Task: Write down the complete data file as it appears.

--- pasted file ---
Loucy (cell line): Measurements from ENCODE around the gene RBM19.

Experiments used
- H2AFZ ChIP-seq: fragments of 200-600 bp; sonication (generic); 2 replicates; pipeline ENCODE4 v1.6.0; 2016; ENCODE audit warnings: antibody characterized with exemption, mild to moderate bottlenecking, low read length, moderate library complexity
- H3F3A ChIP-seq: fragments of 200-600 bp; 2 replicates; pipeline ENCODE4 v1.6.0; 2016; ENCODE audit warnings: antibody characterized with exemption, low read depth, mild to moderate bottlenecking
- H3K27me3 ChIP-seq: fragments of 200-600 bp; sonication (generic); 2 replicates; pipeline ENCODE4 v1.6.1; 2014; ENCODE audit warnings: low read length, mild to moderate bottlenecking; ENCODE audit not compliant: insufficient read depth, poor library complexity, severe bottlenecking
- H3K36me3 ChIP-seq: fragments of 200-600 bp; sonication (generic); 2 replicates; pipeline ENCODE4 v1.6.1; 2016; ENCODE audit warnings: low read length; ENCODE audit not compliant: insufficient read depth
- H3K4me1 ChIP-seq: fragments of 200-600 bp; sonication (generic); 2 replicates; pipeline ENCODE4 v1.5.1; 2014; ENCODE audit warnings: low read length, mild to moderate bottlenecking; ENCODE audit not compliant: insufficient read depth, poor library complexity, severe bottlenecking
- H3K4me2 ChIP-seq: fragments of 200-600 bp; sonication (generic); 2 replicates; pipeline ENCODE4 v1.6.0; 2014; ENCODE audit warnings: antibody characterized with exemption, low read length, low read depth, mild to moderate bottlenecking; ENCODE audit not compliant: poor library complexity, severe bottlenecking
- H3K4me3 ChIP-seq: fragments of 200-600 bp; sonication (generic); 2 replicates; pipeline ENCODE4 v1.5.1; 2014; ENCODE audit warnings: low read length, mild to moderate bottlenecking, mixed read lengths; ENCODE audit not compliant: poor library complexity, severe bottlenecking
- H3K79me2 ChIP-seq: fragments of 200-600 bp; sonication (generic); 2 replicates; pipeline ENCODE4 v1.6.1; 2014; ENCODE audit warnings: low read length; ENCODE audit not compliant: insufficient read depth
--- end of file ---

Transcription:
Loucy (cell line): Measurements from ENCODE around the gene RBM19.

Experiments used
- H2AFZ ChIP-seq: fragments of 200-600 bp; sonication (generic); 2 replicates; pipeline ENCODE4 v1.6.0; 2016; ENCODE audit warnings: antibody characterized with exemption, mild to moderate bottlenecking, low read length, moderate library complexity
- H3F3A ChIP-seq: fragments of 200-600 bp; 2 replicates; pipeline ENCODE4 v1.6.0; 2016; ENCODE audit warnings: antibody characterized with exemption, low read depth, mild to moderate bottlenecking
- H3K27me3 ChIP-seq: fragments of 200-600 bp; sonication (generic); 2 replicates; pipeline ENCODE4 v1.6.1; 2014; ENCODE audit warnings: low read length, mild to moderate bottlenecking; ENCODE audit not compliant: insufficient read depth, poor library complexity, severe bottlenecking
- H3K36me3 ChIP-seq: fragments of 200-600 bp; sonication (generic); 2 replicates; pipeline ENCODE4 v1.6.1; 2016; ENCODE audit warnings: low read length; ENCODE audit not compliant: insufficient read depth
- H3K4me1 ChIP-seq: fragments of 200-600 bp; sonication (generic); 2 replicates; pipeline ENCODE4 v1.5.1; 2014; ENCODE audit warnings: low read length, mild to moderate bottlenecking; ENCODE audit not compliant: insufficient read depth, poor library complexity, severe bottlenecking
- H3K4me2 ChIP-seq: fragments of 200-600 bp; sonication (generic); 2 replicates; pipeline ENCODE4 v1.6.0; 2014; ENCODE audit warnings: antibody characterized with exemption, low read length, low read depth, mild to moderate bottlenecking; ENCODE audit not compliant: poor library complexity, severe bottlenecking
- H3K4me3 ChIP-seq: fragments of 200-600 bp; sonication (generic); 2 replicates; pipeline ENCODE4 v1.5.1; 2014; ENCODE audit warnings: low read length, mild to moderate bottlenecking, mixed read lengths; ENCODE audit not compliant: poor library complexity, severe bottlenecking
- H3K79me2 ChIP-seq: fragments of 200-600 bp; sonication (generic); 2 replicates; pipeline ENCODE4 v1.6.1; 2014; ENCODE audit warnings: low read length; ENCODE audit not compliant: insufficient read depth